“The story has never been told”

[words Mark Eveleigh / photograph © Narina Exelby]

The spirit of commercial competition is alive and well in Africa. The proof is all around. I recently saw a little general store called ‘God is GREAT’. The next-door neighbour had set up in direct competition, with an identical store full of identical stock. ‘God is EXCELLENT” read the luridly emblazoned letters above his door.

Others hope to find blessing for their business closer to home. ‘Daddy’s Cool’ read the slogan on the front of a battered matatu (minibus) that we saw on the Mombasa road today. As it shot past us I just had time to read the slogan on the rear: ‘Mama Says I’m Special’. It was designed to be touchingly thought-provoking perhaps, but not so much as another bus we saw farther south that carried an intriguing claim on the back: ‘I have a father and he knows my name’.

Catchphrases are written on every flat panel of the matatus and buses here in Kenya and even the massively potbellied baobab trees serve as rural billboards. The exaggeratedly benevolent portrait of an oversized Barack Obama smiles down from the great flank of the baobab that serves as a market-town bus-stop. A battered bus creaks to a stop, tortured brakes squealing in protest; ‘Who Let the Dogs Out!!’ screams the slogan on its back end.

Sometimes the messages are pure bravado. One kid wears a teaching boasting that ‘Nobody in my City has Swagger Like Me’. He is running to catch a matatu called ‘Bust it Baby’.

Other times they might just be trying to evoke an air of mystery. ‘The Story Has Never Been Told’ I read on the flank of one matatu, and ‘Dancing Elephant’ I see on the back of another. ‘NYPD’ says one. ‘Surprise Doctor’ another. Maybe it’s a private joke or a play on words. The Swahili word for car is ´gare´ (pronounced ‘gahrey’) which might explain the matatus we’ve seen called ‘Jim Carey’ and ‘Mariah Carey’.

Sometimes the old-time diesels and dukas (stores) are just tipping their hats to a modern era that seems to be leaving them behind in the dust. Near the town of Emali we passed the Facebook Bar and somewhere down the road from the Dotcom General Store we were overtaken by a bus called ‘My Space’.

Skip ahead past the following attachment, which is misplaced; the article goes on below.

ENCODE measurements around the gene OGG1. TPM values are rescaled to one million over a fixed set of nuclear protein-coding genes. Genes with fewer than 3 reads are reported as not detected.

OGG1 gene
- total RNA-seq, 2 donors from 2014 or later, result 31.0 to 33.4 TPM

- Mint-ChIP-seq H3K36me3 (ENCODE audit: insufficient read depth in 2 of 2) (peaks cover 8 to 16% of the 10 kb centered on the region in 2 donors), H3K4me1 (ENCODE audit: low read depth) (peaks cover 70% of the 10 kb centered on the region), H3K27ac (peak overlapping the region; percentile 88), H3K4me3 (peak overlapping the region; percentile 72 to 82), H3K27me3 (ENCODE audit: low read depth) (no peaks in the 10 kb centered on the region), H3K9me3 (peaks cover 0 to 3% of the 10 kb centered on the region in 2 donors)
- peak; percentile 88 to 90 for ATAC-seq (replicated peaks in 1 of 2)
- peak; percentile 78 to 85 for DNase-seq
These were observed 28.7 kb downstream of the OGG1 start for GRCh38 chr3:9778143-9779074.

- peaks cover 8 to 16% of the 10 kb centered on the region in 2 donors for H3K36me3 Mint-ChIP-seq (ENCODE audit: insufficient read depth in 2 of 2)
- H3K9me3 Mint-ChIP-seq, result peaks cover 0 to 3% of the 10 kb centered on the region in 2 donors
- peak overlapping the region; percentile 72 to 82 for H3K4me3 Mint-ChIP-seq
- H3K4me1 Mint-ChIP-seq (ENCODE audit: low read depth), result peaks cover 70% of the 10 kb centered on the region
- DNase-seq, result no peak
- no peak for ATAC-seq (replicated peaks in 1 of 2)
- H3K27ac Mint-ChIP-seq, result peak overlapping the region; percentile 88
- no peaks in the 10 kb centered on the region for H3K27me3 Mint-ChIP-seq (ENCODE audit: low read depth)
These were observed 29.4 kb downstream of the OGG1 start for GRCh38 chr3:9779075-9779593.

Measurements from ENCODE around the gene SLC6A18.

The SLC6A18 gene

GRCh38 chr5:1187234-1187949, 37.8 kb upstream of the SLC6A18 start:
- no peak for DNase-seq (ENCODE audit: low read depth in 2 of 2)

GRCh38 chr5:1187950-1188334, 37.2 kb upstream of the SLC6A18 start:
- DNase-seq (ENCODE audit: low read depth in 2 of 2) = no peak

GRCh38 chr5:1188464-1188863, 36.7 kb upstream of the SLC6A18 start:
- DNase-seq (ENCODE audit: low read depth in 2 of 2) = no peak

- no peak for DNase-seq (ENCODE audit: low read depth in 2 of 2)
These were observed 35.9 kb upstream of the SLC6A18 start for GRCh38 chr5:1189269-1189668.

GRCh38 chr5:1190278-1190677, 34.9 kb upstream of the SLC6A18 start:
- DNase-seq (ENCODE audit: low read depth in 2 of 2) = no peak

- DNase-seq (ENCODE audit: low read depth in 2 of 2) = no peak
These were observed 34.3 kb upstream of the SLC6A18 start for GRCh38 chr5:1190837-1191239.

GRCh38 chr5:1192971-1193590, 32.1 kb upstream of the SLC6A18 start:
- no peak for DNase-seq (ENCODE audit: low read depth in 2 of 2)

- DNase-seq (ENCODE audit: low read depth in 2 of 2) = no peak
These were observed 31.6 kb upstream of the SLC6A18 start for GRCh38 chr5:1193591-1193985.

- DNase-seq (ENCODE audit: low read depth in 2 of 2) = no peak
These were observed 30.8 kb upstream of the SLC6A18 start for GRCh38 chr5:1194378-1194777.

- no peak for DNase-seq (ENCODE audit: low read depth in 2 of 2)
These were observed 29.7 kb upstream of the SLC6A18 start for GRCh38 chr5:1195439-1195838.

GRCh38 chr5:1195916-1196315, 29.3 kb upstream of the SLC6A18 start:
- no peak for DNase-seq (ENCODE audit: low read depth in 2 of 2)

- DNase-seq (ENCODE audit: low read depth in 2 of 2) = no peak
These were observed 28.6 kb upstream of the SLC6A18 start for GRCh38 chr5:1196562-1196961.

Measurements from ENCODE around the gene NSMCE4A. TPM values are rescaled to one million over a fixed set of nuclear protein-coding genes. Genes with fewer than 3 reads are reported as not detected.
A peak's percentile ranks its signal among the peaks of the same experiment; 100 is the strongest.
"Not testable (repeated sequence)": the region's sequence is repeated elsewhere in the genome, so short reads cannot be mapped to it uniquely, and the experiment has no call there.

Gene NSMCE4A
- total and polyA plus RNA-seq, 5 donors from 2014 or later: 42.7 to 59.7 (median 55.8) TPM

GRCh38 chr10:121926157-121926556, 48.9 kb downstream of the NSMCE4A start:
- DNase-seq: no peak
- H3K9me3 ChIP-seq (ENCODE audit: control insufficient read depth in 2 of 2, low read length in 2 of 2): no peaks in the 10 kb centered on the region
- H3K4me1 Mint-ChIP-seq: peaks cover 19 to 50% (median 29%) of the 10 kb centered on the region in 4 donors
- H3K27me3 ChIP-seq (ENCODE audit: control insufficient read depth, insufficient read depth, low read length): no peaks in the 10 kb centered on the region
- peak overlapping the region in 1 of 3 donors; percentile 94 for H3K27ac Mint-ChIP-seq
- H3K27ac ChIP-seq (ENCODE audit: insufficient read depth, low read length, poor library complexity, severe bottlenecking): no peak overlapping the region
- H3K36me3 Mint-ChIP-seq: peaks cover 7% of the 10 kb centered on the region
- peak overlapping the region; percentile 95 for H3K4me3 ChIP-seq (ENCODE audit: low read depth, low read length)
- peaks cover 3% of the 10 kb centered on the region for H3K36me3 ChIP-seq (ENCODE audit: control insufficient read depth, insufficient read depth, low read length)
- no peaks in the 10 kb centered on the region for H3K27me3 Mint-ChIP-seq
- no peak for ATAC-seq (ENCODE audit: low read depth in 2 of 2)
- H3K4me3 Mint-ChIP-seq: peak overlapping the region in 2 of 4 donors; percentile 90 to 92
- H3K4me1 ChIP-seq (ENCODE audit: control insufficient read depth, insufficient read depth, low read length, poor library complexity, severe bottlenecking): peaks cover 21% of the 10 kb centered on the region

At other times you wonder if it’s just a heartfelt cry to be somewhere else. Anywhere else. Do the owners of the Miami Beer Garden, The Paris Bar, The Amsterdam Massage Parlour really want to be in Miami/Paris/Amsterdam rather than Kafili, Kenya?

Probably. But does the owner of the ‘Florida County Bar’ even realize that Florida is a state?

Some small towns are inexplicably overloaded with religious establishments of all sorts and graffiti-ed with roadside signs advertising the spiritual benefits of devotion to ‘The Oasis Baptists Congregation’, ‘Kingdom of Jehovah’s Witnesses’ or ‘Holy Smoke Catholic Chapel’.

In these areas people seem more likely to attach religious slogans to their vehicles and establishments: ‘God is Able’; ‘Allah is Great!’; ‘God is Great…All the Time!’

“So much bad advertising,” says our taxi driver Richard Chai as we drive down the slip-road to the Mombasa ferry.

A one-legged drinks vendor hops towards the car to greet us. “Jambo. How are you?” I ask as I buy a bottle of spicy Stoney Tangawezi. “Fine!” he beams.

“You see what I mean?” Richard interrupts “…he’s not fine at all. He only has one leg!”


  • exelby.carol@gmail.com says:

    Kindred spirits ! I love to read the taxi graffiti + the signs in rural villages, of which there are plenty in KZN . Thanks Mark !
    Sent from my BlackBerry®

  • Hi Carol. Sorry took a while to reply – hecitc days in Lamu (news from here on this blog soon). Yes, indeed. I love the signs you see by the roadside all over Africa. Completely hypnotic in fact and I sometimes think I should focus more on the road and less on rubber-necking at signs. Don’t worry though – all safe so far. Hakuna matata 🙂
    Mark x

  • Ghana is the worst for religious titles and litteraly every commercial establishment is related to the entity upstairs. In Uganda, there is an endearing idiosyncrasy whereby a lot of rural people pronounse R as L, and it gets even harder to keep a straight face when they do it in writing as well… Bless the Lold anyone?

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